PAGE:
No hard data, of course, on Stoke Central but two excellent pieces of journalism

No hard data, of course, on Stoke Central but two excellent pieces of journalism

There’ve been two excellent pieces of journalism today on the Stoke Central by-election which both provide some insights and in broad terms are in the same area. The FT’s Sebastian Payne has the video report above and the excellent Stephen Bush in the New Statesman has stuck his neck out and is suggesting that LAB’s organisational strength will see it home.

This is from the Bush piece:

“..Ukip have a problem: finding their voters and getting them to the polling station. Ukip activists have always tended to prefer the high-profile aspects of campaigning – open top busses, handing out leaflets and balloons in town squares – over the hard and unglamorous work of finding their vote and getting it to the polling station.

In a symbol of that party’s organisational blues , they have been beaten in the postal vote in almost every seat they have contested. Indeed, in both Eastleigh and Heywood & Middleton, Ukip only lost because of postal votes. Although the party’s activists will occasionally blame postal votes on nefarious practices, the plain truth is that a strong postal vote is primarily the sign of a well-organised campaign. Look at Vote Leave: despite their strongest demographic being elderly voters without degrees, they managed to achieve big victories in the postal votes as well as on the day. There is not a political bias to postal votes – there is however an organisational bias. I’m reliably informed that there have been over 6,000 votes cast by post in Stoke – not very many elsewhere, but in the context of a seat that is bottom of the league as far as turnout, and given what we know about Ukip’s inability to turn promises into postal votes, that attests to the likelihood they will fall flat. ..”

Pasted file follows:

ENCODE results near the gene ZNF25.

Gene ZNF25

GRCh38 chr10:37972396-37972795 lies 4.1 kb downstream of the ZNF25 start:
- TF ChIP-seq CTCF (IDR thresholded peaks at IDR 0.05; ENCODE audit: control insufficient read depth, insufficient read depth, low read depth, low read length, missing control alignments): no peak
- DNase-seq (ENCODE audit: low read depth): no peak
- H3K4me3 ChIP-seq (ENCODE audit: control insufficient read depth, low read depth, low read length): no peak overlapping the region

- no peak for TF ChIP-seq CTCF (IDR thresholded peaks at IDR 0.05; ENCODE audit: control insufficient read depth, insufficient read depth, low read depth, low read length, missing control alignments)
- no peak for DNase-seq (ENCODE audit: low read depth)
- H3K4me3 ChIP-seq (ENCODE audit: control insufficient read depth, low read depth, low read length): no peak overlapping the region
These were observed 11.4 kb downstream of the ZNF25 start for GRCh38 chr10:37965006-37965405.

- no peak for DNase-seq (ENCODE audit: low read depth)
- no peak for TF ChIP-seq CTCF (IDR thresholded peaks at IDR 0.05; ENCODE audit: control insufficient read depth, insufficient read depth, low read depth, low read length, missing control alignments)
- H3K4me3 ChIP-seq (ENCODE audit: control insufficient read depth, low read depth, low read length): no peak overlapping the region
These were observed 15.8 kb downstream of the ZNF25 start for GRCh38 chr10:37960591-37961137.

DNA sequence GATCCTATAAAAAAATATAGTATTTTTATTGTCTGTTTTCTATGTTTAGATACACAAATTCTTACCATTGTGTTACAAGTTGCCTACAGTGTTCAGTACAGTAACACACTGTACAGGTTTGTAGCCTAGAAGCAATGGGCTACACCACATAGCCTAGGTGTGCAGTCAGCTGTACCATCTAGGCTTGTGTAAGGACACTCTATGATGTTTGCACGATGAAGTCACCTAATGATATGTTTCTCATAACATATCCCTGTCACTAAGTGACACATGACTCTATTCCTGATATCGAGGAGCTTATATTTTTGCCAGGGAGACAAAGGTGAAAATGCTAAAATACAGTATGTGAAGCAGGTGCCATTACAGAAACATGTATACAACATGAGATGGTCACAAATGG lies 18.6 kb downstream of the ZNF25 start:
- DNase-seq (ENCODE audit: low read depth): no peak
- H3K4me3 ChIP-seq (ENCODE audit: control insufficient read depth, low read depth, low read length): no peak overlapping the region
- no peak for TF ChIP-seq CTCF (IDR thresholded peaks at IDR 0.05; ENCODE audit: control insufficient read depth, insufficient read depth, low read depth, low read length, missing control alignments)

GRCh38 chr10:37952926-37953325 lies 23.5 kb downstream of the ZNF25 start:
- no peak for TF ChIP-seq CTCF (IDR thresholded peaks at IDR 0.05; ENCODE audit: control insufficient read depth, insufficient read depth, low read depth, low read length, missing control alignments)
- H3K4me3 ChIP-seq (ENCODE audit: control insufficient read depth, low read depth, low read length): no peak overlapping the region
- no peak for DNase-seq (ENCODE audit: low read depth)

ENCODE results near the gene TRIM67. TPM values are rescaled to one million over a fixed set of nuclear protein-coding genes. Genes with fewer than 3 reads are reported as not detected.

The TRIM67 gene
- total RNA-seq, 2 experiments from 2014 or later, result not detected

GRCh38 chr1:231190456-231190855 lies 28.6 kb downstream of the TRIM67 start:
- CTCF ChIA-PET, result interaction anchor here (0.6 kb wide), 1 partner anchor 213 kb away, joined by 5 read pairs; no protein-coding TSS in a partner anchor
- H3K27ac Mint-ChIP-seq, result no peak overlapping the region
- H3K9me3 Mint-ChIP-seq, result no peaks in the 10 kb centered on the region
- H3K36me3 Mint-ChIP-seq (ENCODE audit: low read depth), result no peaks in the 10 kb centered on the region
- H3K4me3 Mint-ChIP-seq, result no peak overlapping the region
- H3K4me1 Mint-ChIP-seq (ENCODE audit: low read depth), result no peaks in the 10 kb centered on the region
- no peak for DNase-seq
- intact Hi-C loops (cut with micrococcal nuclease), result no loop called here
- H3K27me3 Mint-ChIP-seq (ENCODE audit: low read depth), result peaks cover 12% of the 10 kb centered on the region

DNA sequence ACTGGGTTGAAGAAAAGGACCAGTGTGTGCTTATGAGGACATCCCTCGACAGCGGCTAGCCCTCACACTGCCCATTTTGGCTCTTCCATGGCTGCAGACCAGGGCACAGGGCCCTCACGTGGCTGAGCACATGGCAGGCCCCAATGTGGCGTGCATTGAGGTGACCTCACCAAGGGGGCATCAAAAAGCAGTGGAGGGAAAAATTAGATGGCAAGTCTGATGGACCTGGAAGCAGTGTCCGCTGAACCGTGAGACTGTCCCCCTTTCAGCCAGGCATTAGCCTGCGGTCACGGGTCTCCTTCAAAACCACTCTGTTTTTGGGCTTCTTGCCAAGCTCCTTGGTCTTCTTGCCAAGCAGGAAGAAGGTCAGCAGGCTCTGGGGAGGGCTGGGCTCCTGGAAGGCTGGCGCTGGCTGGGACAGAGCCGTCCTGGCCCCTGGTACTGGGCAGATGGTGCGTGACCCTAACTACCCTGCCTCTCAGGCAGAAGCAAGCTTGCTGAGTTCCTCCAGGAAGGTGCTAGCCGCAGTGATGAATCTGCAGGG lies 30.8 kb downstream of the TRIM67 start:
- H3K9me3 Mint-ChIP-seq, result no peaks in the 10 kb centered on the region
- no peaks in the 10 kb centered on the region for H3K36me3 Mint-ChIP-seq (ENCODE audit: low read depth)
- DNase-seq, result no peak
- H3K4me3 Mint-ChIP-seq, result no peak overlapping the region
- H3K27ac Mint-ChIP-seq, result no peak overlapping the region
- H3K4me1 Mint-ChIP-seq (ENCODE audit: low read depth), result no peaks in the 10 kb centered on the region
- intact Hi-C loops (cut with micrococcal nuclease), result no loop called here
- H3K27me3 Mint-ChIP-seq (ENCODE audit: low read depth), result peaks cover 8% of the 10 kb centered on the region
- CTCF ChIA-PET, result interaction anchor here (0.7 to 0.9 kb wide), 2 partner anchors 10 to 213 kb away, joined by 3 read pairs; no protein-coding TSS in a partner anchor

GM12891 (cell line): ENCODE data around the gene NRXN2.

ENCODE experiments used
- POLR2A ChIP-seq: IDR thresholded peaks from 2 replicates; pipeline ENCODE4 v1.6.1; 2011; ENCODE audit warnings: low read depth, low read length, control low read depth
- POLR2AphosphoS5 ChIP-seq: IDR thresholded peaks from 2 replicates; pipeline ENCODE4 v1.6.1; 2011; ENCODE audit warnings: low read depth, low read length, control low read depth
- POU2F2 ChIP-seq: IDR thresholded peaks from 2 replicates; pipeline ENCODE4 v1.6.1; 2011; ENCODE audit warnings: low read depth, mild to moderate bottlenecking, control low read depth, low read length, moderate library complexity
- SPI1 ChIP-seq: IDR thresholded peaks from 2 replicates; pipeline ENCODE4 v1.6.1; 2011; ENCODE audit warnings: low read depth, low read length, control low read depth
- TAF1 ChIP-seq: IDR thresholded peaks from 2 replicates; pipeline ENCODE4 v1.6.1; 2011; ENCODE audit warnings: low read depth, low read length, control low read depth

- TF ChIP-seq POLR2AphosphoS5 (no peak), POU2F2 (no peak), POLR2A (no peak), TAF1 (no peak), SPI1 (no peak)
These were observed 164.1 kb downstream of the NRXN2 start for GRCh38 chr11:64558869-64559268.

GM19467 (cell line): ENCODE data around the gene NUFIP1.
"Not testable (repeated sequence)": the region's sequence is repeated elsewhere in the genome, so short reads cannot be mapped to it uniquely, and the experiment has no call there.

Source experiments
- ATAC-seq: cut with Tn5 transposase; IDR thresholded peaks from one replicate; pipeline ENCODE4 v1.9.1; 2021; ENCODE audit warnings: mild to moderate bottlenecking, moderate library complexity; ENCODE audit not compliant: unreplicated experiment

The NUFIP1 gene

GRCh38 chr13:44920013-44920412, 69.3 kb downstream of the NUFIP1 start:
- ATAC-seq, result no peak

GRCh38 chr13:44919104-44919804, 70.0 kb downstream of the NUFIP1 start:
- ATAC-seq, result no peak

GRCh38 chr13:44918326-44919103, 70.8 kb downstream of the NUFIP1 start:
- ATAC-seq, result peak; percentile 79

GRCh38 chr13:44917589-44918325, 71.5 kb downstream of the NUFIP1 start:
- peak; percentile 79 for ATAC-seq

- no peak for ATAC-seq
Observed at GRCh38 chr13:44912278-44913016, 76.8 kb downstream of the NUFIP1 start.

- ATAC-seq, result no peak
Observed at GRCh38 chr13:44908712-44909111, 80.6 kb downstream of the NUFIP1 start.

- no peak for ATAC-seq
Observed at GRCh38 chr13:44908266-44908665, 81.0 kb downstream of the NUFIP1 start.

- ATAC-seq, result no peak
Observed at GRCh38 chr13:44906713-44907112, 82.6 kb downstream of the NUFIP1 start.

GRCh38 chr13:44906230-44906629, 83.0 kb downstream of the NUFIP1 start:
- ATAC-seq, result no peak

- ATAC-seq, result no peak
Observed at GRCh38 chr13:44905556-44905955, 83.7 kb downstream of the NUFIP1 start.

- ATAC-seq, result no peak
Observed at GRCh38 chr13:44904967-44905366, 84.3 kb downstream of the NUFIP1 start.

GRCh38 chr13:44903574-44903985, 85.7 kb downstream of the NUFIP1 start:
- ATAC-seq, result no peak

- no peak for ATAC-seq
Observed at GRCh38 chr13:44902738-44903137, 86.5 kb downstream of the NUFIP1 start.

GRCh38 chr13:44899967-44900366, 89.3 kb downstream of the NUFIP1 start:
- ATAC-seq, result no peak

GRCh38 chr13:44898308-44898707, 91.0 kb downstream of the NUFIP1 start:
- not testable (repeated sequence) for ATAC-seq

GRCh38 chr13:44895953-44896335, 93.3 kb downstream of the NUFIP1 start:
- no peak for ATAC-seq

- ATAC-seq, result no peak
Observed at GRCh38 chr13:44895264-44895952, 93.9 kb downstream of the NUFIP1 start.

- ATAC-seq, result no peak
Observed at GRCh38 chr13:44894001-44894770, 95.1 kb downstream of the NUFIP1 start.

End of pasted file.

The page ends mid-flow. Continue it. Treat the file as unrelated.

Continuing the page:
The full article is well worth reading.

Mike Smithson

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